The Wonderful Dynamic Puzzle of 3D (or, What's my Work Flow)

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  • Joe CotterJoe Cotter Posts: 3,164
    edited April 2013

    .. "Poser lights load with shadows turned off" two years ago. :D

    I missed this the first time I read it. The fact they load with shadows off are actually a good thing for me. I turn shadows off on most of my lights, turning them on for the main light only (sun, moon...) That, combined with the UberEnvironment using AO and sometimes IBL for low ambient. It reduces the chance of competing shadows to pretty much nil, gives me the shadows I prefer, and cuts render time dramatically. If there was one tip on lighting in DAZ+3DLight I could give, that would probably be it.

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  • SickleYieldSickleYield Posts: 7,288
    edited December 1969

    Gedd said:
    .. "Poser lights load with shadows turned off" two years ago. :D

    I missed this the first time I read it. The fact they load with shadows off are actually a good thing for me. I turn shadows off on most of my lights, turning them on for the main light only (sun, moon...) That, combined with the UberEnvironment using AO and sometimes IBL for low ambient. It reduces the chance of competing shadows to pretty much nil, gives me the shadows I prefer, and cuts render time dramatically. If there was one tip on lighting in DAZ+3DLight I could give, that would probably be it.

    I'm not saying all the lights in a scene should cast shadows (eek, my poor processors :D). I also usually work with a main shadowcaster and shadows off on the fills (depending on the individual scene I might need point lights to cast, etc.). I just meant that if you didn't know that you could easily be confused. Usually it's just easier to create my own than fiddle with existing ones that weren't made for DS.

  • Joe CotterJoe Cotter Posts: 3,164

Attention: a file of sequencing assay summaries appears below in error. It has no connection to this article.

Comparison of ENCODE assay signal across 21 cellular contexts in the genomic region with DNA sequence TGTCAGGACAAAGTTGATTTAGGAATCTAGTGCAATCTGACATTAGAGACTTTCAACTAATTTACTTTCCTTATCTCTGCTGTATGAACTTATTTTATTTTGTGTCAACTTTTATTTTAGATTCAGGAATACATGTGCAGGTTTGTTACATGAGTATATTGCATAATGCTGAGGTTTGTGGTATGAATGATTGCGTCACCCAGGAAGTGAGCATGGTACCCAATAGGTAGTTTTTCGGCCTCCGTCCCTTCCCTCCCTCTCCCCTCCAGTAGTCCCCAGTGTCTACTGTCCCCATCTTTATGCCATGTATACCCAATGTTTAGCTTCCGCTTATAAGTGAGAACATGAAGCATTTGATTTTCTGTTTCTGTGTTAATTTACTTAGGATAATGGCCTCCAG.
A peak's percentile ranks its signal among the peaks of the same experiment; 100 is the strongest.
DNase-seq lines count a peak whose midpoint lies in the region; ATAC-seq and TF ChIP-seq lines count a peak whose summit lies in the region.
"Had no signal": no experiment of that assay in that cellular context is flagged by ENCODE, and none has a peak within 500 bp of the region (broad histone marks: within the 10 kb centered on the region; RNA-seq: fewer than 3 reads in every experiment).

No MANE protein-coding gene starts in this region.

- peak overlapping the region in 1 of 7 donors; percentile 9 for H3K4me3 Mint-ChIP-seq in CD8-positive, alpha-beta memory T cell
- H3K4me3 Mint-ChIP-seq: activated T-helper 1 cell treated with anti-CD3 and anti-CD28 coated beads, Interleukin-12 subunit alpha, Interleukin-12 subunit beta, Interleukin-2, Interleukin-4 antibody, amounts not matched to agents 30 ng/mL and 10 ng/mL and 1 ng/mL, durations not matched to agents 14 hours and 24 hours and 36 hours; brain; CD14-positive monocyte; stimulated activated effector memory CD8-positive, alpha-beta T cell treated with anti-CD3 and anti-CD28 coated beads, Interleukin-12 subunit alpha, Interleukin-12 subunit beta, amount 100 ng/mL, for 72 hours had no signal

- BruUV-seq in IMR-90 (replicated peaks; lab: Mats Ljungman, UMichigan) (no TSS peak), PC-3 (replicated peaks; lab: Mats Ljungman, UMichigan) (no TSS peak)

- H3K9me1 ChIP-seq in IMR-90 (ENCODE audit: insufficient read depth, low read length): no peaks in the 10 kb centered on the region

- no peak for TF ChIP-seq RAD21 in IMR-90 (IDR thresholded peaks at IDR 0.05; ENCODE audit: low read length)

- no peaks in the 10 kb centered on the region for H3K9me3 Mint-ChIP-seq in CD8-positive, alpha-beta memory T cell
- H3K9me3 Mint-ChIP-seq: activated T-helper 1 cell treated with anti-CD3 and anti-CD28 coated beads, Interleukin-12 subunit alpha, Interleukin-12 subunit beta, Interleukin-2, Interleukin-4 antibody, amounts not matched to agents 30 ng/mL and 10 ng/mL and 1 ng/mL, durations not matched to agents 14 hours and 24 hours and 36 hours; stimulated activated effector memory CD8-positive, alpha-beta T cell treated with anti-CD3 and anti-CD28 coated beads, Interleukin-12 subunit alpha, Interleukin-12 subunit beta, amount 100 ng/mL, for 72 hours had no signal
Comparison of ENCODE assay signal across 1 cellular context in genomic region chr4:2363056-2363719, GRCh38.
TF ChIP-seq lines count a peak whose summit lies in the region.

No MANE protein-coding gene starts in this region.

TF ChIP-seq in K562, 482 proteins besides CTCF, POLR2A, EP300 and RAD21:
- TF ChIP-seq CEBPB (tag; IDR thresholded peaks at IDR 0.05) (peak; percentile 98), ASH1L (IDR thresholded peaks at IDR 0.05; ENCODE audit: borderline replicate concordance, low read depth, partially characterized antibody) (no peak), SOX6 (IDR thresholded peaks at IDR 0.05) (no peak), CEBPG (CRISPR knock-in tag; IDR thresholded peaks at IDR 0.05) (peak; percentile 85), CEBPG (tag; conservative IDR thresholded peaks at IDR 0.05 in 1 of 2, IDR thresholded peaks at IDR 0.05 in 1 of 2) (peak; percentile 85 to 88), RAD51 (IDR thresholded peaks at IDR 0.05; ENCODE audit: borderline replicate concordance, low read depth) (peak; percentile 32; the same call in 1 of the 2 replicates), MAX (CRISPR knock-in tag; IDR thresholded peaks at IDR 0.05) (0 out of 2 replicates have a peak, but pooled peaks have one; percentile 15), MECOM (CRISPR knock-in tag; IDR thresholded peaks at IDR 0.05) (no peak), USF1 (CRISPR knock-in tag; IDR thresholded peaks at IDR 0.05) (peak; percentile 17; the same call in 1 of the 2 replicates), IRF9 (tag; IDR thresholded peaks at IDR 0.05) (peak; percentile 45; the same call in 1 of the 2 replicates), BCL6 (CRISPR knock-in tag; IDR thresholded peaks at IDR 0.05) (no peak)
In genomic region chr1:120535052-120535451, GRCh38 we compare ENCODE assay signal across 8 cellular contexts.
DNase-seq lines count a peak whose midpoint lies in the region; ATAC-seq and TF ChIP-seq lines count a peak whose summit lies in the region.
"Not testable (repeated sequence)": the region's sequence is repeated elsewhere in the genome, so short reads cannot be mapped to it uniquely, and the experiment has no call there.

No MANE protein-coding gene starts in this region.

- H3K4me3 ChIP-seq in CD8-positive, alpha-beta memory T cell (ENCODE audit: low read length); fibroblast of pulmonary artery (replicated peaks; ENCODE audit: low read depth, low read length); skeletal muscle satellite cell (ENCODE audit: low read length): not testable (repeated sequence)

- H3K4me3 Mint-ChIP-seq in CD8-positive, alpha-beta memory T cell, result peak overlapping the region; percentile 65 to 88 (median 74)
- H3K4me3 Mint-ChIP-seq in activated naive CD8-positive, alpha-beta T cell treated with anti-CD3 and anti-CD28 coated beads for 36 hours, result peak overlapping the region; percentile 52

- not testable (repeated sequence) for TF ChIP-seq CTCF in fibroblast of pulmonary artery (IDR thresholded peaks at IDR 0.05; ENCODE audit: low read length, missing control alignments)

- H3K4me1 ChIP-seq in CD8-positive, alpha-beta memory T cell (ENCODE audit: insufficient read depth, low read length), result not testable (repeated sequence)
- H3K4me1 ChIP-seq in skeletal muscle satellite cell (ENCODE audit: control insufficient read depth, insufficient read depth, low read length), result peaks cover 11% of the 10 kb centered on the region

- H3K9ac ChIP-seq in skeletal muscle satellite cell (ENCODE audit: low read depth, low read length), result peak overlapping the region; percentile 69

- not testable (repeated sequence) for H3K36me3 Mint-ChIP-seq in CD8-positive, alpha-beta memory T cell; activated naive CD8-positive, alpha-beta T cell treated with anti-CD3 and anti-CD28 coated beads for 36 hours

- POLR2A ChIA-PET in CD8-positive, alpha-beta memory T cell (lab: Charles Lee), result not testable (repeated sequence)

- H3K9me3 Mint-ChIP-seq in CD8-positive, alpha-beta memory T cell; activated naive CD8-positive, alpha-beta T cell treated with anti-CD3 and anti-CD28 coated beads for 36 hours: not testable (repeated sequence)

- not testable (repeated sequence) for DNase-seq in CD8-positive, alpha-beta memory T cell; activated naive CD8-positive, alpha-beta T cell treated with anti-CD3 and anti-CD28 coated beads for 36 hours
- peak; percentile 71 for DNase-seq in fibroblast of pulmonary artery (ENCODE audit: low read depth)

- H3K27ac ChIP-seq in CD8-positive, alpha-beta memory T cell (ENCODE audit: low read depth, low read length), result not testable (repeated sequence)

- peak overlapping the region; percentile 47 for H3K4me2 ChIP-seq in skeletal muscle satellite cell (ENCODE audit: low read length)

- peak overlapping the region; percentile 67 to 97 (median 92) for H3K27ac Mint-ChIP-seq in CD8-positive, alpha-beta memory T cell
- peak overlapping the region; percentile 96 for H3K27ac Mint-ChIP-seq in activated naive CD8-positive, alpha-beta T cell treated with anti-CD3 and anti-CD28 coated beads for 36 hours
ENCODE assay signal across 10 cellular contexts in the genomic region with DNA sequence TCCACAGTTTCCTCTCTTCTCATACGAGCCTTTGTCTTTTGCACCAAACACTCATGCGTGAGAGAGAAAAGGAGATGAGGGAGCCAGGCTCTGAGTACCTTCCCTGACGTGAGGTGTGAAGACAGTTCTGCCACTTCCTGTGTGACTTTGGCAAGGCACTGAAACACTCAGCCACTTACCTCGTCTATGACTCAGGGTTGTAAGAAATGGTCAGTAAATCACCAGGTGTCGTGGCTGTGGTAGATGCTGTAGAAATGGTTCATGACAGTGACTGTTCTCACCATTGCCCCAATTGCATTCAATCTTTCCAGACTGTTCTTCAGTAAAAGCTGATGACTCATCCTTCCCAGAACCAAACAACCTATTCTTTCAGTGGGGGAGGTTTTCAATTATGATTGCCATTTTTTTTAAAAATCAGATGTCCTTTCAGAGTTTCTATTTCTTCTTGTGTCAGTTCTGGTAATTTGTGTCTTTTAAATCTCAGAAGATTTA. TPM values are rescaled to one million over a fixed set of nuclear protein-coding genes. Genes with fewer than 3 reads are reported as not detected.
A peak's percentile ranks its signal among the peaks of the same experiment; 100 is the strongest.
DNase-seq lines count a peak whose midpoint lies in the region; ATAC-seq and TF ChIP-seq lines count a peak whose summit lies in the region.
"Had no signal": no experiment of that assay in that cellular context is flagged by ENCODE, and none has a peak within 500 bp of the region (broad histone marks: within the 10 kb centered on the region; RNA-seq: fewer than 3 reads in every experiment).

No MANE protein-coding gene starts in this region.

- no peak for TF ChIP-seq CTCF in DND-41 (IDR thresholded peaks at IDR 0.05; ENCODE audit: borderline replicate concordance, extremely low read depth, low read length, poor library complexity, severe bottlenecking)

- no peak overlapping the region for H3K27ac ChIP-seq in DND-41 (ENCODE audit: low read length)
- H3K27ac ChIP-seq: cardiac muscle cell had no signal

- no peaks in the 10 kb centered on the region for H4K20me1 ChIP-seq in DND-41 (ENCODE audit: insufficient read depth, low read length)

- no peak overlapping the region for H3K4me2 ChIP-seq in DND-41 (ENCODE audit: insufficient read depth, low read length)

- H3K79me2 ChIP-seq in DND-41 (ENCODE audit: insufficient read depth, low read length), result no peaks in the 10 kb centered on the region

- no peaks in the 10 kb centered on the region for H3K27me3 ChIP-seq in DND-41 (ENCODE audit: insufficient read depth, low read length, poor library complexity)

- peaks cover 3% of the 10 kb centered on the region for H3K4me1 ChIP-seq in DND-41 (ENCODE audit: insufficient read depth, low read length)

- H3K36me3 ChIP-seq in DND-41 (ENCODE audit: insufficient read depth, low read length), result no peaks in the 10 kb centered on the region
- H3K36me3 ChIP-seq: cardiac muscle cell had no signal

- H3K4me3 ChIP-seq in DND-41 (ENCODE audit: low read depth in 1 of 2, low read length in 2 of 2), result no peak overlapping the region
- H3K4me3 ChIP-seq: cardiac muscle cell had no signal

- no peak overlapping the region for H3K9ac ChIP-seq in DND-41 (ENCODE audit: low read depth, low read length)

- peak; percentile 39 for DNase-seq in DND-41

edited April 2013

    Yes, I find the same usually, but at times they are good for positioning. For anyone that doesn't know it, we can select a poser light and then click on the icon for adding a new light (doesn't even have to be the same type) and we get a dialog box asking if we want to copy/replace selected.

    There are times I still use the poser lights themselves but it's rare. In the case of The Greek Bath, it was so well done for it's time that the lights have nice effects that are still relevant. In this case, I originally replaced the lights, but then after rendering missed the effects of the original lights, so I put them back in at half strength with my other lights. I could have even gone stronger if I wanted a more stylistic effect. Surprisingly, they added very little to the render time and gave a nice subtle touch.

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  • Joe CotterJoe Cotter Posts: 3,164
    edited April 2013

    Here's a site for post work that has some nice photo manipulation tutorials. A This one in particular is a nice one for demonstrating post work. All of the items in this case are photographic, but basically one could swap out 3D content for any part of this. Searching for cool photo manipulation techniques is a good way to learn some really interesting post work techniques.